Learn How to Combine the Smart Home API and Custom API in Your Skills with Multi-Capability Skills (MCS)
German Viscuso Jun 21, 2020
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In this guide, you will learn how to create a multi-capability skill (MCS) that supports both a Custom and a Smart Home model as part of the same skill. Combining your skill models with MCS let's your expand the functionalities and control of your smart home devices by adding support for additional custom skill interactions.

Create Higher Quality Device Experiences with MCS

A multi-capability skill (MCS) is a skill that combines the Custom skill APIs with pre-built Smart Home API into a single skill. Previously, when creating a new skill, developers would have to build and manage two separate distinct skills in order to support a broader range of features and utterances for their devices. With MCS, developers can now maintain a single skill that supports pre-built and custom interaction models. 

You can use the Alexa Skill Management API (SMAPI), the ASK-CLI, or the Alexa Developer Console (as shown here) to create a new multi-capability skill or to upgrade your existing smart home or custom skill. Adding the new API in the skill manifest file (skill.json) and updating/deploying using SMAPI or the CLI will create an MCS. The Models section in Developer console also allows you to upgrade your skill to MCS.

Use a Single Lambda Function to Support Multiple Models

When you create an an MCS skill via SMAPI or the CLI, you need to ensure you support a back-end that satisfies more than one skill model. You can use a single Lambda function to process requests coming from the different sides of a MCS, for example smart home requests such as Discovery directives and Custom requests such as Launch or Intent requests.  In order to use a single Lambda function, you'll need to provide the same Amazon Resource Name (ARN) of your deployed Lambda function to both the Smart Home model settings and the Custom model settings.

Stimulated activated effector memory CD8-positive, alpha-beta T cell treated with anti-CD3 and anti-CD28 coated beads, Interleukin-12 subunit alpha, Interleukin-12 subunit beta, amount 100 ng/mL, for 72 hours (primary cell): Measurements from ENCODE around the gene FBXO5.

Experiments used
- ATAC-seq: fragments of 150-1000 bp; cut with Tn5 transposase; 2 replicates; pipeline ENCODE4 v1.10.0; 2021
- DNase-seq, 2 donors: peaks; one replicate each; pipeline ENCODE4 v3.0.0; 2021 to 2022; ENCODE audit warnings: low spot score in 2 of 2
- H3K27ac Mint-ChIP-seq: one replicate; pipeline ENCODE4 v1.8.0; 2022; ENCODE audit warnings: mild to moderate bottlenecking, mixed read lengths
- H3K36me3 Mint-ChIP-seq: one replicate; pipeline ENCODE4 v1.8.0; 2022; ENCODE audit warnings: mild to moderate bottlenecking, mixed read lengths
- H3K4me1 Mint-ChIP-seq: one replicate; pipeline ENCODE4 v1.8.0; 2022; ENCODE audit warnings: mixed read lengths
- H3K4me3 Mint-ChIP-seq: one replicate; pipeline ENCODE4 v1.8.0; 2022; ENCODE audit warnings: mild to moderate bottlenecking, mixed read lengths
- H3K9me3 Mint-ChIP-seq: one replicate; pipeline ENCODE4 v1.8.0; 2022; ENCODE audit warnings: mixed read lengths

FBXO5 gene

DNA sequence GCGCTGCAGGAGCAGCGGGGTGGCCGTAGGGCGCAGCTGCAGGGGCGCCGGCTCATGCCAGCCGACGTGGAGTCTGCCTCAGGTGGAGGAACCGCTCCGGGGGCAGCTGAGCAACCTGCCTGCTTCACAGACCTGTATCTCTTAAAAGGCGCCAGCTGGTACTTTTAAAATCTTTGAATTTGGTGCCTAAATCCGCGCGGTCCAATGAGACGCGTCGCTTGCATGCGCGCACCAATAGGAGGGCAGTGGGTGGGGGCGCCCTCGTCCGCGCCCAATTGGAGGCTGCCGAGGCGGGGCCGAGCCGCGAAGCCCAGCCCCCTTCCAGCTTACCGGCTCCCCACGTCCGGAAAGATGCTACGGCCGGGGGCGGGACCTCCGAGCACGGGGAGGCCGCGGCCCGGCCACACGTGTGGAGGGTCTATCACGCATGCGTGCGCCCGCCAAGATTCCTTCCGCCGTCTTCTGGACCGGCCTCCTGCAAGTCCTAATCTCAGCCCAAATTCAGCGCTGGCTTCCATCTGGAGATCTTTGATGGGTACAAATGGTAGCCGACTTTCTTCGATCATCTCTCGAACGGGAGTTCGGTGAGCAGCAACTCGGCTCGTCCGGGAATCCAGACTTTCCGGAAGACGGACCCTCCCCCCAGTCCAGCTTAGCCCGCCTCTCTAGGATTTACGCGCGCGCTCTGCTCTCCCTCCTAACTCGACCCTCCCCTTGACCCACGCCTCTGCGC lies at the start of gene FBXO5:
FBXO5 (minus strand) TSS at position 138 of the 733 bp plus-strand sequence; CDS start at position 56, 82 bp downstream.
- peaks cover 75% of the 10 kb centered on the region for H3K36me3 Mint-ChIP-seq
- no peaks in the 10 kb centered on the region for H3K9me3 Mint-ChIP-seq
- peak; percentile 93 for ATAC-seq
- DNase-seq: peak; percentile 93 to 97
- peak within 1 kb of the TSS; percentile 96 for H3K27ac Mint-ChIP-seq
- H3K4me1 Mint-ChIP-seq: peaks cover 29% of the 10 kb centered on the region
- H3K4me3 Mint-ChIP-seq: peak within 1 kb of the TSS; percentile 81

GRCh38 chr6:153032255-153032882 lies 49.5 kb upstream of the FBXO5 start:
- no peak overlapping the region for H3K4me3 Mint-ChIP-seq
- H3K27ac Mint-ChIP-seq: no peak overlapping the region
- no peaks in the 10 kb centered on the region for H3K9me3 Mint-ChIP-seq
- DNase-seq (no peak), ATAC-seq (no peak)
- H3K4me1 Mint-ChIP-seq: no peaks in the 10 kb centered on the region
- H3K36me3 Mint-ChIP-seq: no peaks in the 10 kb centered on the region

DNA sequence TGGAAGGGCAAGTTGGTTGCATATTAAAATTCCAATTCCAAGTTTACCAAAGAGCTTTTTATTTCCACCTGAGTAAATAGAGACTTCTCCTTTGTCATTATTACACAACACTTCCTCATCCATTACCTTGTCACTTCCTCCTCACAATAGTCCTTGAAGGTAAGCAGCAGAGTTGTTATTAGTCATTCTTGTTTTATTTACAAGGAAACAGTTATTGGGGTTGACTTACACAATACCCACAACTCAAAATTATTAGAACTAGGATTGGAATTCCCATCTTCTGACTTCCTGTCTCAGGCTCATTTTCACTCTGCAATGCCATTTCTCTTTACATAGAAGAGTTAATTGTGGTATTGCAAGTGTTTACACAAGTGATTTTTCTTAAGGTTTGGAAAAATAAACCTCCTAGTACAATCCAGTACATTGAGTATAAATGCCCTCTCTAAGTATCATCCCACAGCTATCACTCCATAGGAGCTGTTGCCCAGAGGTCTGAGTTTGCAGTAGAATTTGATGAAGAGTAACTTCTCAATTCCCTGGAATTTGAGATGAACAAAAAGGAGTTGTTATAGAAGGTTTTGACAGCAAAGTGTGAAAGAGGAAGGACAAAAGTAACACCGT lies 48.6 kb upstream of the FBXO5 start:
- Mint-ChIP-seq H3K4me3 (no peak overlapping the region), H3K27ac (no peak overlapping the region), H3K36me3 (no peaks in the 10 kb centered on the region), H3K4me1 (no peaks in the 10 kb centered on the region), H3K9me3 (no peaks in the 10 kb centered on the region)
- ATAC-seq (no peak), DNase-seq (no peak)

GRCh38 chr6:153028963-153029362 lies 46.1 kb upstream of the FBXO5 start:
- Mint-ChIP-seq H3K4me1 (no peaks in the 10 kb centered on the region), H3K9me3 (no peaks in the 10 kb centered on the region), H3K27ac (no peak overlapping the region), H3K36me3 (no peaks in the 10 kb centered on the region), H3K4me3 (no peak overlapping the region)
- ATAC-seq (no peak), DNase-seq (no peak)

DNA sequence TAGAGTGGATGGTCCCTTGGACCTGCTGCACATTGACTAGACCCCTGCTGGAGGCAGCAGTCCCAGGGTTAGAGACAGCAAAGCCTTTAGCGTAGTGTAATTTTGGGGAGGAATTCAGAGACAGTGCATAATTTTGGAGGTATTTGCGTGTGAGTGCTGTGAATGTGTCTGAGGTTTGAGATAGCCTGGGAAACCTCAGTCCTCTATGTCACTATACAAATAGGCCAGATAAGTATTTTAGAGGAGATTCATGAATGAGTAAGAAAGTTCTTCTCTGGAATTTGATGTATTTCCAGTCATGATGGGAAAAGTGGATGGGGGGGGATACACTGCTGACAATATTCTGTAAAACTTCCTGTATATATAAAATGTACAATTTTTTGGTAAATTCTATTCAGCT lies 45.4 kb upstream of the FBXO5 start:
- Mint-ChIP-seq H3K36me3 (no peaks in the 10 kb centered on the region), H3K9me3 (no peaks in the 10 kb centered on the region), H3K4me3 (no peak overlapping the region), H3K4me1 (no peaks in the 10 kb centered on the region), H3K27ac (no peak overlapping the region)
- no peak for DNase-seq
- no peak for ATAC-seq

In the Smart Home skill settings the ARN has to be provided here:

multi_capability_screen1

Additionally, you are required to configure Account Linking in your Smart Home skill settings. For more information on configuring account linking for smart home skills using MCS, see our step-by-step tutorial.

In the Custom skill settings the ARN has to provided in this section:

multi_capability_screen

Note: if you are using an Alexa-hosted Skill, you can copy the ARN and use it as shown above.

Next, you need to route the appropriate type of request in the Lambda depending on which skill model they come from. If you are working with a Node.js based Lambda, you can have a main entry point as index.js and detect if the incoming request is a Smart Home directive or a Custom skill request as part of a session. Then you can define separate sub-modules to process each type of request such as indexDirective.js and indexSession.js.

 

The below sample code shows an example MCS skill for creating a virtual beeper device that supports the functionality of turning on and off. In this case, the main entry point of the Lambda (index.js) would be as follows:

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const IndexDirective = require('indexDirective');
const IndexSession = require('indexSession');

exports.handler = async function(request, context) {

    let response;

    if ('directive' in request) {
        console.log("----- Routing Directive Handler");
        response = await IndexDirective.handler(request, context);

        let properties = ((response || {}).context || {}).properties;
        if (!!properties && properties[0].name === "powerState") {
            if (properties[0].value === "ON")
                await sendMessage("BEEPER_ON");
            else
                await sendMessage("BEEPER_OFF");
        }
    }

    if ('session' in request) {
        console.log("----- Routing Session Handler");
        response = await IndexSession.handler(request, context);